Change needed after booze death - coroner
The death of a Porirua party-goer after he knocked back 20 shots and 10 bourbon mixers in a night of drinking games has been highlighted by a coroner concerned by New Zealand's heavy boozing culture.
Coroner CJ Devonport's inquiry into the death of Cannons Creek 48-year-old Johnny Moko, 48 found the storeman had consumed a lethal cocktail of beers, mixers, liqueurs and straight bourbon the night before he died in October last year.
Mr Moko is estimated to have died on or about Sunday 27 October 2013, the day after the party, found in the same position his mates left him on his couch.
The night before he died he had been playing drinking games while he and a group of mates watched a rugby final.
In his report published today, the coroner has highlighted Mr Moko's death, found to have been caused by acute alcohol toxicity, as a warning that the speedy consumption of alcohol promoted in drinking games can prove deadly.
Mr Moko's size - he was described as "morbidly obese" in the report - was also noted as a factor in his death.
''Communities and individuals must contribute to a change in New Zealand's drinking culture to reduce alcohol-related harm," Mr Devonport concluded.
One party-goer told the inquiry that Mr Moko bought a box of beers and a box of Woodstock bourbon pre-mixed drinks on the way to the party.
There he was seen drinking one to two beers, 10 of the Woodstocks and an estimated 20 shots of spirits comprising liqueurs peach schnapps and sambuca as well as straight bourbon, according to the coroner's report.
Afterward, Mr Moko was taken to his home in Cannons Creek by his brother and a workmate who was sober driving, about 11.30pm.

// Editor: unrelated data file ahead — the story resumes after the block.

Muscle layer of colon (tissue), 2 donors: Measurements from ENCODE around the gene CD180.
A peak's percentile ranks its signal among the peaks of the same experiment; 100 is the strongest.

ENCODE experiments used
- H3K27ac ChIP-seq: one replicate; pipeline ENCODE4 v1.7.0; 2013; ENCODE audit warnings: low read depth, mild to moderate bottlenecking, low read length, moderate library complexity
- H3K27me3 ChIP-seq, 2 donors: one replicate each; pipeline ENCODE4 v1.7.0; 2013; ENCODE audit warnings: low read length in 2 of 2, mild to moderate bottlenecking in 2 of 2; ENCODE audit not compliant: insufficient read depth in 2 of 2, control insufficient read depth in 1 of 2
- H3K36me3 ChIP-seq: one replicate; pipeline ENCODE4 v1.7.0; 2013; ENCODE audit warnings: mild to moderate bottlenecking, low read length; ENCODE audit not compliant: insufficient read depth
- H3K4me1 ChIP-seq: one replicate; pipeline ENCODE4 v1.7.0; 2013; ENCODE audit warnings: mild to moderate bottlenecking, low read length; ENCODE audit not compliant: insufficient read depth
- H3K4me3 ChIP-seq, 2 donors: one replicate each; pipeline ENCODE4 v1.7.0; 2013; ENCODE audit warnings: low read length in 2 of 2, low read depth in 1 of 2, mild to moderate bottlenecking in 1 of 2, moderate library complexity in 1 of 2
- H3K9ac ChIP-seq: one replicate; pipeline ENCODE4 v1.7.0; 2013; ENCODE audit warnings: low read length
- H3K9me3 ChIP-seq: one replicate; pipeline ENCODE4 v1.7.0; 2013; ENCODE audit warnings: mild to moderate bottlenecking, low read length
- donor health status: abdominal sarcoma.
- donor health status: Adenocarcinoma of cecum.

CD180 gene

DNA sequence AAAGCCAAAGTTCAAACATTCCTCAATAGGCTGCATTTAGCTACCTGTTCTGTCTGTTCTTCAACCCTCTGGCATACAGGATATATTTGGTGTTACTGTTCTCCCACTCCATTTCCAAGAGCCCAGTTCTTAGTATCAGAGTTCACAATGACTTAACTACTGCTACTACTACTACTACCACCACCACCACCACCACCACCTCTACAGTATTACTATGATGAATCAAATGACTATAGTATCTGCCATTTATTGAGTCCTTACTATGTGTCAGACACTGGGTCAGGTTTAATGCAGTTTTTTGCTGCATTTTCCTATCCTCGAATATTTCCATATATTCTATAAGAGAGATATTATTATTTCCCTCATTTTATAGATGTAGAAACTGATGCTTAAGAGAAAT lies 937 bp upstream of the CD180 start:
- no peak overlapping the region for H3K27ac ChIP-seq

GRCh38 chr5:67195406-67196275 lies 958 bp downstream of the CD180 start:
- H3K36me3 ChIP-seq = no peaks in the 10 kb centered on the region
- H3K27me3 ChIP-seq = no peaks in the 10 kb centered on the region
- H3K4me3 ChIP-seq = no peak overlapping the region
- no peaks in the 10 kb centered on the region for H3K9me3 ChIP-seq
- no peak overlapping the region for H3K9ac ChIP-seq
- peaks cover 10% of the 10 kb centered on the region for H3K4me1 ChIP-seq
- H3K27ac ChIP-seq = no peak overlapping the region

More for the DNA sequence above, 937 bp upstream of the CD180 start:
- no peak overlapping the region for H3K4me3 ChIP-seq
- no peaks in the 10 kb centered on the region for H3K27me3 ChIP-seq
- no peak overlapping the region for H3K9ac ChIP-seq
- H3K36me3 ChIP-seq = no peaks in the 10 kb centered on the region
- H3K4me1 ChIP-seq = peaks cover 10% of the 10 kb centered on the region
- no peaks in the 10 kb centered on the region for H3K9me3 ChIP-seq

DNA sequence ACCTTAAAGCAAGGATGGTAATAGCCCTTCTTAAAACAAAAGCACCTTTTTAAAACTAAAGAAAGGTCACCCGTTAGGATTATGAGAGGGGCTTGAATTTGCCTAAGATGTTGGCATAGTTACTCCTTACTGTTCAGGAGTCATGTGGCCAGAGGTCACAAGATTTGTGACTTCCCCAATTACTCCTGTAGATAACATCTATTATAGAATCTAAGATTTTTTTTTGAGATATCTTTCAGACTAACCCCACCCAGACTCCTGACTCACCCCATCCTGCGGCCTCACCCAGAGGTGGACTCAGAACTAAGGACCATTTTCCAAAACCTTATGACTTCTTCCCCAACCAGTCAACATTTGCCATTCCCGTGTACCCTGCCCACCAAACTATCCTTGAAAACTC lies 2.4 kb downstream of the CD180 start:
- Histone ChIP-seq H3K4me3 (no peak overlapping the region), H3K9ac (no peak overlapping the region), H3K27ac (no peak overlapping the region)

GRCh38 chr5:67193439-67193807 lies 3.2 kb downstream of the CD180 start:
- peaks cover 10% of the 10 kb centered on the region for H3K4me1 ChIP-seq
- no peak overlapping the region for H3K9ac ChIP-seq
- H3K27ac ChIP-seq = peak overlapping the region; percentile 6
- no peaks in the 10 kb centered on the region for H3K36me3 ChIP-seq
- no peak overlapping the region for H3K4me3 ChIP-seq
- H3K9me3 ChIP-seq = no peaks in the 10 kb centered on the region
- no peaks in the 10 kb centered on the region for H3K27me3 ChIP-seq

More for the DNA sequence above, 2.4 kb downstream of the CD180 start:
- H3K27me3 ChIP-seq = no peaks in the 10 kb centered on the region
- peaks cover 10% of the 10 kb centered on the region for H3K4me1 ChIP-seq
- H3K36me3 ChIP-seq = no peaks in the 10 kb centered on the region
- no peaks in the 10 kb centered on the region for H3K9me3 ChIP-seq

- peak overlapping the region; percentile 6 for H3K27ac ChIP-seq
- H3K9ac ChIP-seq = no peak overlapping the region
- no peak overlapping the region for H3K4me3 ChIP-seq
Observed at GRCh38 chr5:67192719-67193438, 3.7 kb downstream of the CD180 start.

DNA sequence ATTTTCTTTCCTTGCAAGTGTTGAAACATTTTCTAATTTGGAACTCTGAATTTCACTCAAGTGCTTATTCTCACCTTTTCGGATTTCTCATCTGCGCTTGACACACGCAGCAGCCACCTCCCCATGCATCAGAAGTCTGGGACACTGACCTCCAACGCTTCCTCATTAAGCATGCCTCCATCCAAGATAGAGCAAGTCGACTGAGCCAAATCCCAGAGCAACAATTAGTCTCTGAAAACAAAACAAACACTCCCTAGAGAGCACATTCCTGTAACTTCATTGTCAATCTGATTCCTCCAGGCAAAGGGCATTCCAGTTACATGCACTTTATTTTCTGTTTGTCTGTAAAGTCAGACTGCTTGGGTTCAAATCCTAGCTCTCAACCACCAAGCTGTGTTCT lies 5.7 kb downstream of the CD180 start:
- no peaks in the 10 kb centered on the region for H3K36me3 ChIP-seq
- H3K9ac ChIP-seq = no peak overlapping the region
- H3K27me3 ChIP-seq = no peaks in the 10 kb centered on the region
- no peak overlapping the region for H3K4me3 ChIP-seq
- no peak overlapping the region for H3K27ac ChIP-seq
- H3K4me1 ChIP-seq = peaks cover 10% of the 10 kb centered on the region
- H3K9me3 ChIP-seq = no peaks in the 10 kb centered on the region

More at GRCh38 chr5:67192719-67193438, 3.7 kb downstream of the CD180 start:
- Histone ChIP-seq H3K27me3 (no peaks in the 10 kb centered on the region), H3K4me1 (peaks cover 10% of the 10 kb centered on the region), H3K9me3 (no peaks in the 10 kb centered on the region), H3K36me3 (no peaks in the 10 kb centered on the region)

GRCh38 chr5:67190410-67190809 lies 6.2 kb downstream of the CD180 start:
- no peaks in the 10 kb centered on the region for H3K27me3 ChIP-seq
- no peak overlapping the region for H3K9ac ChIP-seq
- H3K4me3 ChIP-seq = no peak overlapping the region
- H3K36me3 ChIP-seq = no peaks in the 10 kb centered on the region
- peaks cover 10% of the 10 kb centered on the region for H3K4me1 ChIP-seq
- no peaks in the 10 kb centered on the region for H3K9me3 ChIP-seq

The pair helped Mr Moko into his house and put him on a couch in the living room, placing a blanket over him.
When Mr Moko did not turn up for work on Monday, and then failed to show again the next without phoning in sick, his workmate became concerned.
The man and another workmate drove to Mr Moko's house after finishing work in the small hours of the morning on October 30. They found him dead, in the same clothing and position he was last seen alive.
A post mortem examination and medical records analysis found no underlying health issues other than that Mr Moko, at 172cm and weighing 124kg, led a doctor to describe him as "morbidly obese."
According to the coroner's report Mr Moko's his weight would have compounded breathing difficulties induced by drinking.
Toxicologists found Mr Moko had a blood alcohol level of 354 milligrams per 100ml - the legal blood alcohol limit for drivers aged over 20 in New Zealand is 80mg per 100ml of blood.
Mr Devonport made particular mention of the role of drinking games in Mr Moko's death, saying the heavy drinking link in his death must be made public.
"The message must be reinforced that alcohol consumed in excess can cause death. The rapid consumption of alcohol in drinking games can contribute to an excess consumption of alcohol, and death."
The Dominion Post